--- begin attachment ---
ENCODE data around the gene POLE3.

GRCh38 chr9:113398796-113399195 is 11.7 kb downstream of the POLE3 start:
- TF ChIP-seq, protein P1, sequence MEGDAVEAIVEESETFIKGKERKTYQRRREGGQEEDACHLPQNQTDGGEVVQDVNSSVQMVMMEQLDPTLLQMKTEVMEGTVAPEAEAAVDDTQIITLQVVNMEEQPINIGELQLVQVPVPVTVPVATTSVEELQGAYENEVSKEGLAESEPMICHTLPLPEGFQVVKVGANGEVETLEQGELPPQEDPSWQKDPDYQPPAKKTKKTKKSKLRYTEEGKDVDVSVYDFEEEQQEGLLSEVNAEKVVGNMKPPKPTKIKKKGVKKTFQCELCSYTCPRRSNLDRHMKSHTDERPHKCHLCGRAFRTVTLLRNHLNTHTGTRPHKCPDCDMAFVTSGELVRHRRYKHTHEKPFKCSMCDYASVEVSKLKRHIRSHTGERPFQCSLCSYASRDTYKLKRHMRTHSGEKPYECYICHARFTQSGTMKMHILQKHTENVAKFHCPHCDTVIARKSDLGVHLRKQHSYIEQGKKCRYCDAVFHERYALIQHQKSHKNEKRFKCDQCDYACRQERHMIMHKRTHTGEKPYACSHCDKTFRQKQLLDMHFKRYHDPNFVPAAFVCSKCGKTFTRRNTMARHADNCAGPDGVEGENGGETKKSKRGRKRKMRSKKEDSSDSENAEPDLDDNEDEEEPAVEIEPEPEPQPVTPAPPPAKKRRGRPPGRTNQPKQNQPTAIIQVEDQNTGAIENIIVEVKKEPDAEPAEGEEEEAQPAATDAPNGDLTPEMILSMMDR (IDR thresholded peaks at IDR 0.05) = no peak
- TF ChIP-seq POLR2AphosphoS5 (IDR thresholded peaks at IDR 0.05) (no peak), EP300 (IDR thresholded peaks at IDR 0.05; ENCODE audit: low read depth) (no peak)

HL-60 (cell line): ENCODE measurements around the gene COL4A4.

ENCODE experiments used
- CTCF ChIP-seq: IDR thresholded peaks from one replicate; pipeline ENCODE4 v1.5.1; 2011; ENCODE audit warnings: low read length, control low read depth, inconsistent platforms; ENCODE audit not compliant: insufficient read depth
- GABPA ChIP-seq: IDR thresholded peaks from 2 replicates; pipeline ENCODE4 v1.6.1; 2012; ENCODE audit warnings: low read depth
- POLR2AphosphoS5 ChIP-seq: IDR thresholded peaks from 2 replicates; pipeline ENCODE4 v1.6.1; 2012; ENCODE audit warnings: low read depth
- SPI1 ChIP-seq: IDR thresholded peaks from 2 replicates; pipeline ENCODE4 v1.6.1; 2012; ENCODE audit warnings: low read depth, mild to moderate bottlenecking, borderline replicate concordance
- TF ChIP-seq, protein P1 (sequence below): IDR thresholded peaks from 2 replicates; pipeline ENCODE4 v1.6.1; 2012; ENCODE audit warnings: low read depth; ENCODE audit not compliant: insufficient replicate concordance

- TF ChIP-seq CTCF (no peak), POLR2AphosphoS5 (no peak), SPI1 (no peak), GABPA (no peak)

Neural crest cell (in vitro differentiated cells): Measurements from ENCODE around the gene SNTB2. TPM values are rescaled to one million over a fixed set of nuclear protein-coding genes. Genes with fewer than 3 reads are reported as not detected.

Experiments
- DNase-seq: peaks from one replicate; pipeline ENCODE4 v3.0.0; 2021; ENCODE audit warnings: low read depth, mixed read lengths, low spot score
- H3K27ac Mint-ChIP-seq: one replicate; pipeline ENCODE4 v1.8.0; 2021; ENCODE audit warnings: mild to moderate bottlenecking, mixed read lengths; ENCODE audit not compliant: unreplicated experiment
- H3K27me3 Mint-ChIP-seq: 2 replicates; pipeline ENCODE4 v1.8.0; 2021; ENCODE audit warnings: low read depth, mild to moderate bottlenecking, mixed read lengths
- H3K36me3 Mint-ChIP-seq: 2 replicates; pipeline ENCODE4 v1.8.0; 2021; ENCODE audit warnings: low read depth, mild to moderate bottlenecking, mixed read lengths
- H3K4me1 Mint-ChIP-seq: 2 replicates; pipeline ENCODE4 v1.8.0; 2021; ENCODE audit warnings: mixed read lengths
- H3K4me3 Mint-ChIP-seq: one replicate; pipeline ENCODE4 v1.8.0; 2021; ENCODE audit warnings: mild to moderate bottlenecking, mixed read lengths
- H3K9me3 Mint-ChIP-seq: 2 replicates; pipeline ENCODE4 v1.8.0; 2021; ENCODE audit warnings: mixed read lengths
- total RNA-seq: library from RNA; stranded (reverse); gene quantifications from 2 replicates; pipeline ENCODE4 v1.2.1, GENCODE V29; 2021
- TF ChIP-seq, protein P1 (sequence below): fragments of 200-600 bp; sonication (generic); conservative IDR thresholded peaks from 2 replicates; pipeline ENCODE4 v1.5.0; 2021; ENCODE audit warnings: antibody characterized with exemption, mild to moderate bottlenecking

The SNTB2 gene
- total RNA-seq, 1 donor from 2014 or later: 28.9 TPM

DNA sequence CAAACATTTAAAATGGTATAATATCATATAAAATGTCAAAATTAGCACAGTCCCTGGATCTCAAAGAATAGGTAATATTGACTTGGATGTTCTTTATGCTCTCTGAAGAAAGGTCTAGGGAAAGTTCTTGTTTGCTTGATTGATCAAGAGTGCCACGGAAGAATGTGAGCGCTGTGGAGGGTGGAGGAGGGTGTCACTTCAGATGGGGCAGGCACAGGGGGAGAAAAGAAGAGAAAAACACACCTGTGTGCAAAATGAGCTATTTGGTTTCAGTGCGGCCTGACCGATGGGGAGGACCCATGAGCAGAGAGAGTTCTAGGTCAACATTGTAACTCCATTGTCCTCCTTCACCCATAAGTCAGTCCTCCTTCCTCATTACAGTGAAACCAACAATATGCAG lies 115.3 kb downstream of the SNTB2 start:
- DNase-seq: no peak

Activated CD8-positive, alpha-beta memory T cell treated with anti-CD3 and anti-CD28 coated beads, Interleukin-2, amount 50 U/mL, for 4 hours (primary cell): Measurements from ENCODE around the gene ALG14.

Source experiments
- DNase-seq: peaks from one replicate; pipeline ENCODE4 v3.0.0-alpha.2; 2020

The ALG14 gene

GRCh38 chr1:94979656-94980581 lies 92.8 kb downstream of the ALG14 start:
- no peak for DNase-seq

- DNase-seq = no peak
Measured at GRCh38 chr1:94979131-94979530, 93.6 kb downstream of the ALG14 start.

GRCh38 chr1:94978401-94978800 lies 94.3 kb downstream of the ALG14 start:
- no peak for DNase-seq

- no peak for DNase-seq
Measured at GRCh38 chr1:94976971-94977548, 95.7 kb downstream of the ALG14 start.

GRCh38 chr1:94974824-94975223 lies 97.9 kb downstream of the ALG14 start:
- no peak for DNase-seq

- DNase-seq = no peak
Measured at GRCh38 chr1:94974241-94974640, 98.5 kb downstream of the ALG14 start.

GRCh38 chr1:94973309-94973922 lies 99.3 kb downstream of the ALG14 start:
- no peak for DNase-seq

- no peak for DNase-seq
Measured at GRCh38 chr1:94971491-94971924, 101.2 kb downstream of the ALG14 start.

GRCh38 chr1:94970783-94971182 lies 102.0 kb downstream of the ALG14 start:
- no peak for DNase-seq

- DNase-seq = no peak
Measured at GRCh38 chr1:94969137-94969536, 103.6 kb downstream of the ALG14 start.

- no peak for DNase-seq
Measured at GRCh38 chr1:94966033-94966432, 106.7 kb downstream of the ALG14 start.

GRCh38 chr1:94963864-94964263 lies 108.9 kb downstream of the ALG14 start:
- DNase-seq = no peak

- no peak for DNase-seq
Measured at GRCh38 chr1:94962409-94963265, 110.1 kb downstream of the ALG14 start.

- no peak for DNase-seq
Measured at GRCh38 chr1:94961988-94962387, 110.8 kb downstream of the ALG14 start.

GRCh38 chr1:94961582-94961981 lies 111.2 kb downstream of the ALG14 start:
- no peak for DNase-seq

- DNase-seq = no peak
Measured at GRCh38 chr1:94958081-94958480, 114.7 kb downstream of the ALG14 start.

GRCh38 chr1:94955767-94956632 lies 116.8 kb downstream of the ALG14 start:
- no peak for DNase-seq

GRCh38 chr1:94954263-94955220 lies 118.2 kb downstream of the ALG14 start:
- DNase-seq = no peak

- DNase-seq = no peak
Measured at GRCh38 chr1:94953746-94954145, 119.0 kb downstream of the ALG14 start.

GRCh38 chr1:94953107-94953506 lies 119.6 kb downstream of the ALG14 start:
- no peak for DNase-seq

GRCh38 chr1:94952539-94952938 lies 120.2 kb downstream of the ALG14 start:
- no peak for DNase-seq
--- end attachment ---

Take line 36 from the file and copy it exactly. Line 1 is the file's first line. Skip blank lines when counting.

GRCh38 chr1:94978401-94978800 lies 94.3 kb downstream of the ALG14 start: